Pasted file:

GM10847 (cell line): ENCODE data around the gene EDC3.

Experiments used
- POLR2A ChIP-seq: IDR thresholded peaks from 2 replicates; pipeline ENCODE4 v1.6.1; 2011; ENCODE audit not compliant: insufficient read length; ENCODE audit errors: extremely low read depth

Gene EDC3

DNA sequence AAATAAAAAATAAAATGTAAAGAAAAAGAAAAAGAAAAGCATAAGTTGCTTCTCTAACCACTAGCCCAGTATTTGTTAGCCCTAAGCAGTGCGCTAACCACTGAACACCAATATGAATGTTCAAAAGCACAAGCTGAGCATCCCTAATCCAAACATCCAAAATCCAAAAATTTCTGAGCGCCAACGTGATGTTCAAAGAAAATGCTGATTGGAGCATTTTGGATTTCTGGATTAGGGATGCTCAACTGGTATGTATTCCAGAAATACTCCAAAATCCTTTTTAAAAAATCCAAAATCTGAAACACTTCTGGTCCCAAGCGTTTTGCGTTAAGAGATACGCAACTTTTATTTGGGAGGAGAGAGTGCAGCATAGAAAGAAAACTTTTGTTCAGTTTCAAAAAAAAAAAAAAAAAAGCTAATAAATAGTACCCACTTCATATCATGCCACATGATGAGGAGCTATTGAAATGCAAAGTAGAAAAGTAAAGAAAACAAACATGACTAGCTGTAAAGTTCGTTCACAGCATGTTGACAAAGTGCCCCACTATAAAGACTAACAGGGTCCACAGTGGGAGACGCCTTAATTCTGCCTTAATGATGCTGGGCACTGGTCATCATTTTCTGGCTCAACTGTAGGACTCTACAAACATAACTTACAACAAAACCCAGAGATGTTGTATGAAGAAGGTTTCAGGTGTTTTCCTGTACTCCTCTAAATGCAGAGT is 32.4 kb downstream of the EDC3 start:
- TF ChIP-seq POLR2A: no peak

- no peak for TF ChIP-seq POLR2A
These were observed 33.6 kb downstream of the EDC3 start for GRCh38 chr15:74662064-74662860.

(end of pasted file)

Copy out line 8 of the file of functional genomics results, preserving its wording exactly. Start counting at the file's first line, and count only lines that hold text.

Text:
These were observed 33.6 kb downstream of the EDC3 start for GRCh38 chr15:74662064-74662860.